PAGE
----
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State ex rel. State v. Sims

Supreme Court of West Virginia

May 3, 2019

State ex rel. State of West Virginia, Plaintiff Below, Petitioner
v.
The Hon. David J. Sims, Judge of the First Judicial Circuit, sitting by special assignment, and John Michael Howell, Defendant Below, Respondents

          Wetzel County, 11-F-15

          MEMORANDUM DECISION

         In 2016, John Michael Howell[1] pled guilty to kidnapping with a potential sentence of life imprisonment with the possibility of parole in fifteen years. Mr. Howell challenged the validity of the plea agreement on appeal because the applicable statute mandated eligibility for parole in ten years. We agreed and vacated Mr. Howell's plea agreement and conviction and ordered that the parties be returned to their respective positions prior to the plea bargain. A few days later, the State offered Mr. Howell's lawyer the original plea agreement modified for eligibility for parole in ten years. Two days later-two weeks prior to the offer being communicated to Mr. Howell-the State revoked its offer. At the sentencing hearing, the circuit court determined that the State was not permitted to revoke its offer and ordered specific performance of the new plea agreement. The State[2] now urges us to grant a Writ of Prohibition as to that ruling.

         This Court has considered the parties' briefs, the appendix submitted, and the parties' oral arguments. Upon consideration of the standard of review, we find that the circuit court's dispositional order is clearly erroneous as a matter of law. Accordingly, we prohibit enforcement of the circuit court's dispositional order and remand this case with instruction to return the parties to their post-indictment, pre-plea agreement positions. Insofar as this case does not present a new or significant issue of law, and for the reasons set forth herein, we find that this case satisfies the "limited circumstances" requirements of Rule 21(d) of the West Virginia Rules of Appellate Procedure and is proper for disposition as a memorandum decision.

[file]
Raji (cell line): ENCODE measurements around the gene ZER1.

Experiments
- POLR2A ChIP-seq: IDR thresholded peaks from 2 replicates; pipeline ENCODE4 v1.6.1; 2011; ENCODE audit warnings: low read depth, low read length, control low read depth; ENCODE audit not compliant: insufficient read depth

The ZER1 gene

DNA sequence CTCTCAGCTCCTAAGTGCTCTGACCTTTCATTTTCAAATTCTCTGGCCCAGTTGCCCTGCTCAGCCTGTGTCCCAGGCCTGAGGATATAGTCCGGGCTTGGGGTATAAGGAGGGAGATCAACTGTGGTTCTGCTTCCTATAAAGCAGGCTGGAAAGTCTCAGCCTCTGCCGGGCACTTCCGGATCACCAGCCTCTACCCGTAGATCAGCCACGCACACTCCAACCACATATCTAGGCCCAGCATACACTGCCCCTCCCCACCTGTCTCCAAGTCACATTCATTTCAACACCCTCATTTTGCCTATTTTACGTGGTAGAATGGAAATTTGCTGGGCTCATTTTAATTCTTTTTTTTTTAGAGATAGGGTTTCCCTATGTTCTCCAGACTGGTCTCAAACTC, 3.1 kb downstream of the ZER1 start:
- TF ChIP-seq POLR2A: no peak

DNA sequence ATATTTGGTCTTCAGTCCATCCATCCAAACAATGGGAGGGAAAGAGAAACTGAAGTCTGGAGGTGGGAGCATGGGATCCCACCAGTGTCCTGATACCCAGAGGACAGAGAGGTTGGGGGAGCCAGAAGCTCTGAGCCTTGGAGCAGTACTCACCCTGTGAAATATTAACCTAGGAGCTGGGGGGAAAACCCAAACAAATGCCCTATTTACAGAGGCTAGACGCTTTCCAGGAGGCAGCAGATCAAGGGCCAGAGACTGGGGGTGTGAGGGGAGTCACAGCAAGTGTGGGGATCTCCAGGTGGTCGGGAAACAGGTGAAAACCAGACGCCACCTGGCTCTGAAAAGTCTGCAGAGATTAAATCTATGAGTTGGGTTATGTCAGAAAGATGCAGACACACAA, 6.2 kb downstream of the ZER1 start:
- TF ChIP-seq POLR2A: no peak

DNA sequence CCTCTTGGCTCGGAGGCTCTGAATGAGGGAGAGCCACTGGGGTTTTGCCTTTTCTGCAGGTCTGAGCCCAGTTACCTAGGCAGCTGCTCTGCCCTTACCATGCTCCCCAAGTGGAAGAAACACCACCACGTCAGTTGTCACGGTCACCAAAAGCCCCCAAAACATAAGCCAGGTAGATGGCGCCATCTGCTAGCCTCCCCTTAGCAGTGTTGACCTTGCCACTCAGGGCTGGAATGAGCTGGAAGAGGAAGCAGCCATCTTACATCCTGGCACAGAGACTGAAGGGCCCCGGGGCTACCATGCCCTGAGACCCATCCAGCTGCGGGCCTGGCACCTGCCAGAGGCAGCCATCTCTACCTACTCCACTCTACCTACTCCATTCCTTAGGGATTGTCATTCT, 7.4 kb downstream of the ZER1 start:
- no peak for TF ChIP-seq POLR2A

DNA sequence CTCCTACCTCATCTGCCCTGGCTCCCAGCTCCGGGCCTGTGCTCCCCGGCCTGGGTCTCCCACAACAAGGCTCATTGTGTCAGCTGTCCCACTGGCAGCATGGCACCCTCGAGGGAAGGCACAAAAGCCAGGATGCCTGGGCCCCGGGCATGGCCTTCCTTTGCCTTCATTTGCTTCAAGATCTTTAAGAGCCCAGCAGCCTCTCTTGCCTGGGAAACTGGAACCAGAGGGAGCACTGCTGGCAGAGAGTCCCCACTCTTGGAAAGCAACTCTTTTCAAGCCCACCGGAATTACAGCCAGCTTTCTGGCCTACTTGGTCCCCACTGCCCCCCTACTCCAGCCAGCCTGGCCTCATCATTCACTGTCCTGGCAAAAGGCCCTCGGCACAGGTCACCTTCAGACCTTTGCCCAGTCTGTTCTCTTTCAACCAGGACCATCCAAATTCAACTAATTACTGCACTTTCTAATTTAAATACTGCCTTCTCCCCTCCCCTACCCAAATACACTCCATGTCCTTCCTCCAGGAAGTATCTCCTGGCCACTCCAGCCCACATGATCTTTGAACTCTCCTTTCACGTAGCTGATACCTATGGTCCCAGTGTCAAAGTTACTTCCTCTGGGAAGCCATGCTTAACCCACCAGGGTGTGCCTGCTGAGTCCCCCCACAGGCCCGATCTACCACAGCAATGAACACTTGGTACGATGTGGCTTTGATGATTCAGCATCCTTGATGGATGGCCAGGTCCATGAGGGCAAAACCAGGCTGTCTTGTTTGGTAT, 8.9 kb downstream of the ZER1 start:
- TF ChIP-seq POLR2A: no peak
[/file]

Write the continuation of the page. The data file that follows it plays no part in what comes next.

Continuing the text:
I. Facts and Procedural History

         In January of 2011, Mr. Howell was indicted on four criminal counts: kidnapping, attempted sexual assault in the second degree, sexual assault in the first degree, and malicious assault. During his trial, the parties informed the circuit court that Mr. Howell agreed to plead guilty to the kidnapping charge, which carries a possible life sentence. The written plea agreement expressly provided that he would be eligible for parole after serving fifteen years in prison:

It is understood herein that for the Felony offense of "Kidnapping" the defendant will be sentenced to life with mercy. The defendant will be eligible for parole after serving a minimum of fifteen (15) years with credit for time served. The defendant understands that he may never be paroled, that matter will be left up to the Parole Board.[3]

         In exchange for this guilty plea, the State agreed to dismiss the remaining counts of the indictment. During the plea and sentencing hearing, there were repeated references to Mr. Howell serving fifteen years of incarceration before becoming eligible for parole consideration. Following a plea colloquy, the circuit court determined that Mr. Howell's guilty plea to the crime of kidnapping was knowing, intelligent, and voluntary. The court sentenced Mr. Howell to life in prison with a recommendation of mercy, once again specifying that Mr. Howell would be "eligible for parole after serving a minimum of 15 years with credit for time served[.]"

         Mr. Howell's lawyer later objected to the fifteen-year minimum for parole. In a letter to the circuit court, he argued that the fifteen-year parole eligibility period was contrary to law and that all parties were unaware of this at the time of the plea agreement. Specifically, the kidnapping statute provides:

(b) The following exceptions shall apply to the penalty. . . .
(2) If the person pleads guilty, the court may, in its discretion, provide that the person is eligible for parole in accordance with the provisions of article twelve, chapter sixty-two of this code and, if the court so provides, the person is eligible for parole in accordance with the provisions of said article in the same manner and with like effect as if the person had been found guilty by the verdict of a jury and the jury had recommended mercy[.][4]

         The referenced parole statute addresses eligibility for parole:

An inmate sentenced for life may not be paroled until he or she has served ten years, and an inmate sentenced for life who has been previously twice convicted of a felony may not be paroled until he or she has served fifteen years: Provided, That an inmate convicted of first degree murder for an offense committed on or after June 10, 1994, is not eligible for parole until he or she has served fifteen years.[5]

         It is undisputed that Mr. Howell has no prior felony conviction. So, under these statutes, he would be eligible for parole consideration in ten years, not fifteen as agreed upon in his plea agreement.

         The circuit court held a hearing on May 6, 2016, to consider this issue and specifically addressed the mistake about the applicable parole eligibility period: